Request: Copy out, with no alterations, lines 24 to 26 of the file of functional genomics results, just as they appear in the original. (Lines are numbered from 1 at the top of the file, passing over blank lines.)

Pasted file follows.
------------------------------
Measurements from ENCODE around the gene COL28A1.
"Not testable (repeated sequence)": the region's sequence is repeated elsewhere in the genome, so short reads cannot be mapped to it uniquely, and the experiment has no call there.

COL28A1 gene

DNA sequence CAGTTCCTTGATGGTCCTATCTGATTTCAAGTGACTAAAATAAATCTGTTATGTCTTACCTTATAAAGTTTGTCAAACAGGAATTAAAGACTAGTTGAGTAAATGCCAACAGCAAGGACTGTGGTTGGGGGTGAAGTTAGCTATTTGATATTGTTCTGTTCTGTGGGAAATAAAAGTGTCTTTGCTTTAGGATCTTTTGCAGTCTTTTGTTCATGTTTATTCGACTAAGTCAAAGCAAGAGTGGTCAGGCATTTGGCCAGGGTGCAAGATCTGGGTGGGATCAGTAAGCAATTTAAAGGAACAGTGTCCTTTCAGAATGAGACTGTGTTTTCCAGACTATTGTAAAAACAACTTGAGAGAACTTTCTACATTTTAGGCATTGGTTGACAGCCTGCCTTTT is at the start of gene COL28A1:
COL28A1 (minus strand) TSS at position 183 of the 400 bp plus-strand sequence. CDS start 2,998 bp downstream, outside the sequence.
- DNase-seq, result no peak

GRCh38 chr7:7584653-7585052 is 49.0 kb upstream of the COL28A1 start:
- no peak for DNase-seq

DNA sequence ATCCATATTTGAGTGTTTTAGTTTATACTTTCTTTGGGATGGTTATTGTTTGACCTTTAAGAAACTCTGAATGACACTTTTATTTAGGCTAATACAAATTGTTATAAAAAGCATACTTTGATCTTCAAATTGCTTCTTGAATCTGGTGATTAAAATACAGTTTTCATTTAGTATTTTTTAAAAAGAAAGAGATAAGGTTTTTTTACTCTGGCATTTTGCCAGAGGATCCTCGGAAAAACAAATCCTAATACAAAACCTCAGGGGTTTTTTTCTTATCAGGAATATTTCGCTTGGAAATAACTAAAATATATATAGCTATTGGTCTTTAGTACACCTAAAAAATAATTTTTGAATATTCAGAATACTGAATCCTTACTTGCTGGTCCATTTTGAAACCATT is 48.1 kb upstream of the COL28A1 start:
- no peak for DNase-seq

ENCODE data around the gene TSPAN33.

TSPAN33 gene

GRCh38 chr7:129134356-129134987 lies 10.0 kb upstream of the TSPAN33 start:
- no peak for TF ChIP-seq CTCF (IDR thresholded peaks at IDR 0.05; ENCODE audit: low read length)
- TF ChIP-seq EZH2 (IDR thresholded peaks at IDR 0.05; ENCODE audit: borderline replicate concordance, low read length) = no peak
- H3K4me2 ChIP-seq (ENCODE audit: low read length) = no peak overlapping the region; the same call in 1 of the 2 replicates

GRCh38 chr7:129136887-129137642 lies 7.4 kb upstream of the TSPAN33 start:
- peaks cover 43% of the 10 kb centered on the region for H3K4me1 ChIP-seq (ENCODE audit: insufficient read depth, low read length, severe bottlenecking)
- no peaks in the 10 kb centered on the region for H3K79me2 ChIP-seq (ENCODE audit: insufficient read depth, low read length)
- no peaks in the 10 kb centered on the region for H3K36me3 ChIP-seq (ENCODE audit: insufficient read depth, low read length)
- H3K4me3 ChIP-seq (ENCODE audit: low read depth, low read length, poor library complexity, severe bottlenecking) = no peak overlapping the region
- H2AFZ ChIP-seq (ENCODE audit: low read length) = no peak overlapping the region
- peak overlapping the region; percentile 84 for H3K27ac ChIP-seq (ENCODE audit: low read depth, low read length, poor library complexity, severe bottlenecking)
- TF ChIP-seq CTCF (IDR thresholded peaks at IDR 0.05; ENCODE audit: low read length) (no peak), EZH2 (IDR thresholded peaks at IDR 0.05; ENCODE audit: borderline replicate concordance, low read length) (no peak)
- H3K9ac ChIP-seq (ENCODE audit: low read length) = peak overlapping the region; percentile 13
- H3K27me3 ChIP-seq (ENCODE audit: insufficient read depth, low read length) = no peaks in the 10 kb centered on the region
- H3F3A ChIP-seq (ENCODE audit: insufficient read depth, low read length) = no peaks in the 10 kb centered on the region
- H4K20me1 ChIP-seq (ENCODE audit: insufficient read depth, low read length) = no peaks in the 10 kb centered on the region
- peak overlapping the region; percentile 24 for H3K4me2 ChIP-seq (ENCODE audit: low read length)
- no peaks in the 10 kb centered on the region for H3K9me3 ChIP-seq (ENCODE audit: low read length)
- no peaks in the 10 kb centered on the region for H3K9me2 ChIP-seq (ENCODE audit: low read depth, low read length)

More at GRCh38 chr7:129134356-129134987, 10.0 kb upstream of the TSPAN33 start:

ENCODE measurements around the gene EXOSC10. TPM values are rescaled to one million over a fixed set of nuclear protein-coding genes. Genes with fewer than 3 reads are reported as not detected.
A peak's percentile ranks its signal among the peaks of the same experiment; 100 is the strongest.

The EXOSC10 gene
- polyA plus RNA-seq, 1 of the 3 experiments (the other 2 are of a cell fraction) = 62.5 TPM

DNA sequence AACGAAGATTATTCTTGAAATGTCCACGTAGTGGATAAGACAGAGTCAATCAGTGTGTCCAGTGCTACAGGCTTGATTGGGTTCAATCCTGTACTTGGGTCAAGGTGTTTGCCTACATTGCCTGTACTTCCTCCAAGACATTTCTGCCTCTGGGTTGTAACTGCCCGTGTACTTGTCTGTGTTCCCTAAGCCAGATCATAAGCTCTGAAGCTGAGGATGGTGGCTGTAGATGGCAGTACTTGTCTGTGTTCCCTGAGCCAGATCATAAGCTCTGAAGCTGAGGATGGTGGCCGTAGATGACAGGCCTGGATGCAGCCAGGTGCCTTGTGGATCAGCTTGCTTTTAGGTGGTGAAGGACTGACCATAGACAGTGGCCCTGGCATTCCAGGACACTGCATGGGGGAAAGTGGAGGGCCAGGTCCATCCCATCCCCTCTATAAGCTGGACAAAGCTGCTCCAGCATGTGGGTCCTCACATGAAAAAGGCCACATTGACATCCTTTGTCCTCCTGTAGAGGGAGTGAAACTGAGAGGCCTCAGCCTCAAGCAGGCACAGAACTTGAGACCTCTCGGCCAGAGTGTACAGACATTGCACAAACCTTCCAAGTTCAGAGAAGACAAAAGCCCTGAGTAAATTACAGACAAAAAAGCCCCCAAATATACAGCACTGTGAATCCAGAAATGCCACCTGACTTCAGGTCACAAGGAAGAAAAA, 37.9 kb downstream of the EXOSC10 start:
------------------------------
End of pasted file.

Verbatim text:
- TF ChIP-seq CTCF (IDR thresholded peaks at IDR 0.05; ENCODE audit: low read length) (no peak), EZH2 (IDR thresholded peaks at IDR 0.05; ENCODE audit: borderline replicate concordance, low read length) (no peak)
- H3K9ac ChIP-seq (ENCODE audit: low read length) = peak overlapping the region; percentile 13
- H3K27me3 ChIP-seq (ENCODE audit: insufficient read depth, low read length) = no peaks in the 10 kb centered on the region